This is intended to be everything you could possibly want or need to know about our Christmas light display. The hope is that this information will inspire and aid you to create a light display of your own and help add a bit more wonder to an already wonderful time of year.
We would also like to give a major shout out to Matt Johnson from San Antonio. His light show on YouTube inspired us to get into pixel lighting and gave us a standard of excellence and precision to strive for. He also has several how-to videos that were immensely helpful in understanding some of the parts required for putting together a legit Christmas light display.
Below is an overview of our system showing how it is all hooked together, along with dedicated pages for each component. There are also other miscellaneous pages dedicated to specific issues we encountered and the lessons we learned from them.
Master Wiring Diagram
Starting the Process
Understanding Pixel Lighting
The Attic Control Center
As we laid out the system, we quickly determined that the attic was the most logical location to house most of our Christmas light electronics. While not the most convenient to access, it is the best option for shortening our cable runs and getting the best audio performance out of our FM transmitter, while also being 100% weatherproof. As an added benefit , we can mostly just leave the equipment there in the off season.
Philip built a shelf for holding the electronics at the front of the attic right next to front-facing air vent through which we run all of our cables. One helpful thing we did was to wire in a power outlet right next to the shelf and put it on a light switch that lives in the laundry room (that’s where our attic access is). Having a switch in easy reach means we can hard reboot the system if needed without having to get a ladder and climb into the attic to cycle power there.
The attic houses the following equipment:
The Garage Shelf Mini Control Center
We also have a mini control center in the front corner of the garage for controlling Universe 1 of pixels (the front of the garage) and the yard elements on the mailbox-side of the driveway.
This houses the following equipment:
Starting in 2018, we decided to run universes 6 and 7 from their own power supply and wireless pixel controller, primarily to avoid stringing multiple extension cords across the roof. These two universes are on the left side of the house and pretty far from the attic control center. Instead, we mounted a power supply and controller to the underside of the porch ceiling where it is protected from the elements.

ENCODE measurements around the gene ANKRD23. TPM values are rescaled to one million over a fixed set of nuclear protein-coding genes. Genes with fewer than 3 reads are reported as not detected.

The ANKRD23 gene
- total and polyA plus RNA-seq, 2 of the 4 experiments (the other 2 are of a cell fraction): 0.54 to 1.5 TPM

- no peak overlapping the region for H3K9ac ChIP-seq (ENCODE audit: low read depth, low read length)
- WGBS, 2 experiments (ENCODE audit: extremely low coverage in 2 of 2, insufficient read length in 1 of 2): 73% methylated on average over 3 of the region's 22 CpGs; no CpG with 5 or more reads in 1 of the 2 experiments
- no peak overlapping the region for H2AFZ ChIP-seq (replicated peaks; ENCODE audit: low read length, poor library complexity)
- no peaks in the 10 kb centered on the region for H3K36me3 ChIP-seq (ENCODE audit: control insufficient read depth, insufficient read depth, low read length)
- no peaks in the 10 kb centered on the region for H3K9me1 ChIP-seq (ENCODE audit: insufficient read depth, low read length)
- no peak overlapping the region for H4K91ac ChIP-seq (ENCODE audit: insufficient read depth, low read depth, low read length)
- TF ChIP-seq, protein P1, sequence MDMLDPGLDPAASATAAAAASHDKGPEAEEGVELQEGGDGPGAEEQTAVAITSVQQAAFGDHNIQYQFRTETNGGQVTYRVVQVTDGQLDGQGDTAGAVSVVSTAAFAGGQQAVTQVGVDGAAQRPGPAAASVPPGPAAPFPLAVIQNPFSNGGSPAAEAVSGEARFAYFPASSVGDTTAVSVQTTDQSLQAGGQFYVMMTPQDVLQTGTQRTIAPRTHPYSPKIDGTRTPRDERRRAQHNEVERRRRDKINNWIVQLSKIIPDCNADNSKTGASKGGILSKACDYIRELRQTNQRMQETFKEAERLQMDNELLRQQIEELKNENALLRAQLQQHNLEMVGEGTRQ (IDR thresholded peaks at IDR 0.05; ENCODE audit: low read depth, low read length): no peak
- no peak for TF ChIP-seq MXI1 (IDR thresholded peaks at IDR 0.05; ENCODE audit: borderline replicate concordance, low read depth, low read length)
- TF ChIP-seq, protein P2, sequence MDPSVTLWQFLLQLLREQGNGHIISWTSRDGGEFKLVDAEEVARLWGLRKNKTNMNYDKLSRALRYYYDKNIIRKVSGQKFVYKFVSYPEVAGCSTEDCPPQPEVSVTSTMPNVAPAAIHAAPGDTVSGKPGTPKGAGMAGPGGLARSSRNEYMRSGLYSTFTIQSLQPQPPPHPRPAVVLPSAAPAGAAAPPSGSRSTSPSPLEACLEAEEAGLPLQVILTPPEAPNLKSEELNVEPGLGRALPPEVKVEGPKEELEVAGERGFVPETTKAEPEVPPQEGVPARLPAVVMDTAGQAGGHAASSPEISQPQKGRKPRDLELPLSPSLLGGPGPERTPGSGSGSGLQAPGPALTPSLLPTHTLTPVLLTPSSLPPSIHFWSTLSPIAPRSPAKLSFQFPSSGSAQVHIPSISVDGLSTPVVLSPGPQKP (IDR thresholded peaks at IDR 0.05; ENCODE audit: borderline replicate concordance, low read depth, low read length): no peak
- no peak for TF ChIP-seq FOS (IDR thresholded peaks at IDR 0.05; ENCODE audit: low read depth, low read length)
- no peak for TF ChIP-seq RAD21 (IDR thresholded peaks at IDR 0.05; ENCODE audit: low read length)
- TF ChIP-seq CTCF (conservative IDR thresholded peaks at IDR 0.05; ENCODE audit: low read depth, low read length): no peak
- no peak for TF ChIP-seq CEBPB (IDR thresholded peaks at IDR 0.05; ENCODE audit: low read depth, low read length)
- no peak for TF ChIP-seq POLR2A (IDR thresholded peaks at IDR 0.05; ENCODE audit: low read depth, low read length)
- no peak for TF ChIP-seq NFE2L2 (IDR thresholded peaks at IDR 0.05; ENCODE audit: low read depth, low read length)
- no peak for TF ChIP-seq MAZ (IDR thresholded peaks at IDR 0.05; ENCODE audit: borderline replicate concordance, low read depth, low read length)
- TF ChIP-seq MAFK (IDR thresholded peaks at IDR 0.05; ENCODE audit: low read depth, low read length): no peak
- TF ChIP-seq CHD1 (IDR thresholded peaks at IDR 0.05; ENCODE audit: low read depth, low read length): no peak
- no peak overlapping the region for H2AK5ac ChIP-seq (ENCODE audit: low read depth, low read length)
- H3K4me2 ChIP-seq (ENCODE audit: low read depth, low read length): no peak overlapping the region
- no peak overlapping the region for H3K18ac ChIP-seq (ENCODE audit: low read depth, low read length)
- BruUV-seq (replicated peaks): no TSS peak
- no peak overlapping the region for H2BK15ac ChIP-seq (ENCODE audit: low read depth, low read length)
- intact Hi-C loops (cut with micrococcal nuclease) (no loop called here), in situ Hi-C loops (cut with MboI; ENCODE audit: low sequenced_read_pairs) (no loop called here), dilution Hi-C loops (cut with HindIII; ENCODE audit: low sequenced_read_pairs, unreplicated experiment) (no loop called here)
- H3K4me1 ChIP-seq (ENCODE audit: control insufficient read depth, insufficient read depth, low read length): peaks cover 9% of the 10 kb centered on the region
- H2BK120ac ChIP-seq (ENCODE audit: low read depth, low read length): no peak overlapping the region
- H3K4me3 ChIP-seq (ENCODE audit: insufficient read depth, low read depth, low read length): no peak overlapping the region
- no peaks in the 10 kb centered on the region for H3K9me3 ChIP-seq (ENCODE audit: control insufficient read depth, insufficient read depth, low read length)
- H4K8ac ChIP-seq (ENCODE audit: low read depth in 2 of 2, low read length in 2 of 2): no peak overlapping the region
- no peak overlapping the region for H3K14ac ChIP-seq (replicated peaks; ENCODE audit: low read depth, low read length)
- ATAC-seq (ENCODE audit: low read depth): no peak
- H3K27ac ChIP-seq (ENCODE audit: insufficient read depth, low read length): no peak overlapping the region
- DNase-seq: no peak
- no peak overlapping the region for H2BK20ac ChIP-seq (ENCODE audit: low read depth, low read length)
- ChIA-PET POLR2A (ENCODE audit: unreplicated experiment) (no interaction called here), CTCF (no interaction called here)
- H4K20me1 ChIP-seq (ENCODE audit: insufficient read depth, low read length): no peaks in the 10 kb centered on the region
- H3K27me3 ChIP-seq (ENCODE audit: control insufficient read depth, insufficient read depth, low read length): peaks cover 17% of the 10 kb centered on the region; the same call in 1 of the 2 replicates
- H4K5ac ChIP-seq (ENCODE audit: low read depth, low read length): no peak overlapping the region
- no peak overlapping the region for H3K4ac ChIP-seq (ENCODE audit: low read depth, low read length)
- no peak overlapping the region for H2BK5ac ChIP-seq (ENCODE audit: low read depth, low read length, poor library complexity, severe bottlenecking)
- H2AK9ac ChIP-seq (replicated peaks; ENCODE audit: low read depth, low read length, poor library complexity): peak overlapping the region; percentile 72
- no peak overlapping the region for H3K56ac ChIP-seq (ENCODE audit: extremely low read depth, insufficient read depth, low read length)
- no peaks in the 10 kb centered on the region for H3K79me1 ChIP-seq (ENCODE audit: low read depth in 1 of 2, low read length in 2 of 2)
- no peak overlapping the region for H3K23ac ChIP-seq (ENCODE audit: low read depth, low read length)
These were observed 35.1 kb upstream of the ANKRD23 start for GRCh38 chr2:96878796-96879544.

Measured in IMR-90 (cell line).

The front porch “control center” contains the following equipment:
Backlighting the Front Windows
One of the unique features of our Christmas light display is the backlighting of our three front windows. Prior to 2017, we achieved this effect through the use of LED Par Cans. From 2017 on, we have used window light boxes to achieve a similar effect but better.
Turning the Garage Door into a Canvas
In 2020, we replaced the 4 seven-segment displays on the garage door with a full LED pixel screen. As with the old elements, the pixel screen presented several interesting challenges due to the need for the garage door to remain operational.
Bringing the Lights to the Sidewalk
Our 2016 show was limited mostly to the house itself and thus was fairly two dimensional. In 2017, we introduced two new lighting elements in the yard to add a third dimension to our show: LED Snowmen along the sidewalk and Light Bulb Rails lining the driveway.
The Bomb Box, the Trees, and the Sign
The nerve center of our yard elements is our “bomb box”, so named because of all the flashing lights, clicking sounds, and wires contained within. It contains equipment for controlling our handful of traditional strings of Christmas lights as well as the audio speakers for the front yard.
The Creative Aspects
A good Christmas light show is not just about the technology. There is also a lot of creativity that goes into preparing the music and sequencing the lights.